I've been and came, and it was a lot better than I've expected!
This is the first Tintin (땡땡 in Korean; pronounced "Ddeng-Ddeng
") exhibition in Korea, and it was promising from the start - in one of the printed version of the newspapers, the exhibition, according to my memory, was ranked the sixth most popular thing in the "Arts & Entertainment" statistics section, and it even had its own review piece.
The facade of the entrance-building is covered in silk-screen prints of Tintin and friends. In case anybody visits, if you wish to, one can pose and take a photograph (or selfie) with them.
Whoever planned the exhibition itself must have a very curious sense of room order, as the first room showcases some of Herge's own paintings, including a portrait of somebody holding a cat. It is then proceded by a room, which has a lot of framed pages from Alph-Art
spelling "Herge" on the wall, and a small glass cube showing two colour plates from Broken Ear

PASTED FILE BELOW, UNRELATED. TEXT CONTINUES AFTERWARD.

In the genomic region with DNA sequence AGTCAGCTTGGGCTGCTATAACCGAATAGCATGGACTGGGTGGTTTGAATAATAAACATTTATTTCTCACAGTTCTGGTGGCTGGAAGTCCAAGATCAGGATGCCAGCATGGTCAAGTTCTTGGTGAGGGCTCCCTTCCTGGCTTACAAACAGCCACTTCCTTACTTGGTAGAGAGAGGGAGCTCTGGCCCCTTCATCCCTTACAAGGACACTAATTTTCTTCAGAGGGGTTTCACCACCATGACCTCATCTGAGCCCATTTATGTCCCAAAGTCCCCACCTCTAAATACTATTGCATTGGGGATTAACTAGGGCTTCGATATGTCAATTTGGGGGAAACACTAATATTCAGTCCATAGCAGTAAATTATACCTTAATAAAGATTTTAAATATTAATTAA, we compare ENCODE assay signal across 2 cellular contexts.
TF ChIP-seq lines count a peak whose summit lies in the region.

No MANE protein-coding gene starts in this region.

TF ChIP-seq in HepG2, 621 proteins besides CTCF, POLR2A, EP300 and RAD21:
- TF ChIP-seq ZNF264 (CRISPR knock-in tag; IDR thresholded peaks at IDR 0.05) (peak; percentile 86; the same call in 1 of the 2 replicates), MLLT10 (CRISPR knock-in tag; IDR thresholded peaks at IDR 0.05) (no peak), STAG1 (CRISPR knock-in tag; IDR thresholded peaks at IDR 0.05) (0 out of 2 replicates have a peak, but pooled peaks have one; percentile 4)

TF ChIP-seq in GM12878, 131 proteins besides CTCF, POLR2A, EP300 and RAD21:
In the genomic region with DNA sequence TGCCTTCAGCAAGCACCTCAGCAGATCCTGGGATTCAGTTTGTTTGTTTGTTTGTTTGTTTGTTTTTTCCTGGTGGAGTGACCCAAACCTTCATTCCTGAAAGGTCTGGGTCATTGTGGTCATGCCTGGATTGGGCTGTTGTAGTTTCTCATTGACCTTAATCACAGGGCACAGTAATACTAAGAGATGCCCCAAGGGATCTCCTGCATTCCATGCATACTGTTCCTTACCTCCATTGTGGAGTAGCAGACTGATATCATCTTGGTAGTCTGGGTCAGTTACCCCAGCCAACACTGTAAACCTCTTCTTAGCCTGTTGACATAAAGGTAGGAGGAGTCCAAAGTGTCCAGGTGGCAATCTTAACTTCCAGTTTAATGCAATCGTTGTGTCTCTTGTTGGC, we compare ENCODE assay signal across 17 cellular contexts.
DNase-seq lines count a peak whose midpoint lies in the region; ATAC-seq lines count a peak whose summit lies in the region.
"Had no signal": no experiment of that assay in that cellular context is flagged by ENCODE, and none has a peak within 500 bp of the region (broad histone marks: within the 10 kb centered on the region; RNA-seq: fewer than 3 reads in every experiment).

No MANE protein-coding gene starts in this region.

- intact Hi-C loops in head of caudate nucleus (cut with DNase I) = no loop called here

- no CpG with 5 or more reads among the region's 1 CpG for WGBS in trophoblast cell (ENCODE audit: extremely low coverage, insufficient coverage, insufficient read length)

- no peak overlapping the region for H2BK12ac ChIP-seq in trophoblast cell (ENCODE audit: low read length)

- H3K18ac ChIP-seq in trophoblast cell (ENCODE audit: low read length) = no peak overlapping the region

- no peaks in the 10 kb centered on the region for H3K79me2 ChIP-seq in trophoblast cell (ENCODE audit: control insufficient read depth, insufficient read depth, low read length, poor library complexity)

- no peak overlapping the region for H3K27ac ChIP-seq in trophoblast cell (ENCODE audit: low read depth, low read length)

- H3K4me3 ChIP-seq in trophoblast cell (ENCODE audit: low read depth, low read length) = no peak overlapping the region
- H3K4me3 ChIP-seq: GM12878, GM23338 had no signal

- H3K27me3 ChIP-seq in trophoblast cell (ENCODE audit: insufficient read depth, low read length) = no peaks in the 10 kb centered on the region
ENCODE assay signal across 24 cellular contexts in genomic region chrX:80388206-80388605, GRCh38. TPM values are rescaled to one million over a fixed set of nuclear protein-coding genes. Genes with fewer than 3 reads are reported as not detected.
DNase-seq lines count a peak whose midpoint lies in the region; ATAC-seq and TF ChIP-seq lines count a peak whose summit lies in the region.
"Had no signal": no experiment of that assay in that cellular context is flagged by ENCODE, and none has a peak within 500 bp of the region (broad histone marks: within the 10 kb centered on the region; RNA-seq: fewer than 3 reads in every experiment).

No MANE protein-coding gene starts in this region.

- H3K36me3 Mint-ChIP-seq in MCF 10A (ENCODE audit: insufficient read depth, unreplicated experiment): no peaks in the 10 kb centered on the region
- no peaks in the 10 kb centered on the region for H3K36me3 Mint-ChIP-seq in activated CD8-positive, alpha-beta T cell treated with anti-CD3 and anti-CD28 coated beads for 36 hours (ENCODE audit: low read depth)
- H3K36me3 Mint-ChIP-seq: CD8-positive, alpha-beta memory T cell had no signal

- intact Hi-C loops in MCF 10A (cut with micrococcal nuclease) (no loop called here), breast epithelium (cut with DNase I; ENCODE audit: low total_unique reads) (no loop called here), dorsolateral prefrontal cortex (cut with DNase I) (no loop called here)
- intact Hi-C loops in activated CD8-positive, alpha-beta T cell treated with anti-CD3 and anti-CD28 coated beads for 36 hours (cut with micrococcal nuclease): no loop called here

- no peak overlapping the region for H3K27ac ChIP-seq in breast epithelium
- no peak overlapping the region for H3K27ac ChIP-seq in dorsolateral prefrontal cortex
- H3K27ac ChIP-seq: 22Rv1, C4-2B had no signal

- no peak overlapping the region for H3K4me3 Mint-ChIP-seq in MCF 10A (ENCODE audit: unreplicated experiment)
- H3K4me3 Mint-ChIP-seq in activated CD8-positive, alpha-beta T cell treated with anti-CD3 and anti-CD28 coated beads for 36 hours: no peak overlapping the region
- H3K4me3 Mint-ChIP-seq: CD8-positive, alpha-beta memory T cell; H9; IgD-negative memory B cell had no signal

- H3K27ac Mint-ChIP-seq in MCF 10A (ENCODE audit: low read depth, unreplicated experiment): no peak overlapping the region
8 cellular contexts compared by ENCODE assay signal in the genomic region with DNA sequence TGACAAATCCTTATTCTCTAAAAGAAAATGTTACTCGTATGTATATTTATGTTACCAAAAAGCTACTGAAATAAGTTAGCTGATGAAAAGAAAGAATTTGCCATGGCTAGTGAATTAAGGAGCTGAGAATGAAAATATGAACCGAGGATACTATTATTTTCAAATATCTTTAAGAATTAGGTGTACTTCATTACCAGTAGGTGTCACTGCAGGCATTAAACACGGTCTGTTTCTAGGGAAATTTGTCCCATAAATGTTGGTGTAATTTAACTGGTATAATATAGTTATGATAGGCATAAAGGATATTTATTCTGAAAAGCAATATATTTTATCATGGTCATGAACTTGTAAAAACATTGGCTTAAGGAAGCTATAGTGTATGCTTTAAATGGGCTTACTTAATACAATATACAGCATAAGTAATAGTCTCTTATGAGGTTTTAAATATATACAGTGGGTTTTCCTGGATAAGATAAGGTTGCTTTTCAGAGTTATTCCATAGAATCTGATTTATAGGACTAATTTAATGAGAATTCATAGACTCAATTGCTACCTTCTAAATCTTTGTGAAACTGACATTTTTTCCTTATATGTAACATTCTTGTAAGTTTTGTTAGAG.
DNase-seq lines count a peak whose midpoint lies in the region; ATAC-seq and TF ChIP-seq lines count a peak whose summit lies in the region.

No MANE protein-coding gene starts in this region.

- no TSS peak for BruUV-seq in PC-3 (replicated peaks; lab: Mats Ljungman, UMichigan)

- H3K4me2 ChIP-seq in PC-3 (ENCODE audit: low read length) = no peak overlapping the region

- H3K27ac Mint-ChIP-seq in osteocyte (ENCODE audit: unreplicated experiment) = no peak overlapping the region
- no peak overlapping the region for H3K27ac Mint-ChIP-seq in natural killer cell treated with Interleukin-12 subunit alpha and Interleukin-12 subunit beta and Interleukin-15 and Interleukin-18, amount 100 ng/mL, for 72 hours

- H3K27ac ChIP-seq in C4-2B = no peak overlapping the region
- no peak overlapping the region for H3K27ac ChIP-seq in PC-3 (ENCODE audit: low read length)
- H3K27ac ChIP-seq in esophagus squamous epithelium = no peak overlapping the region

, as well as the fetish. Though, I wish I payed attention to the "e" - it had lots of unpublished pages, and I may have found out if Akass was Rastapopolous!
Further down, there is the original pencil-work for the cover of a Petit Vingtieme
serialising the aforementioned title, and some colour plates of Picaros
, along with a photograph of the bench that inspired a piece of furniture which featured in Captain Haddock's adventure opening the window. In the corner of the room are some paintings from Herge's own collection (seen in Tintin: Herge's Masterpiece
The next room is about Tintin featuring in magazines, and it has a nice cabinet dedicated to the comparisons of the different versions of Black Island
, an entire wall I skipped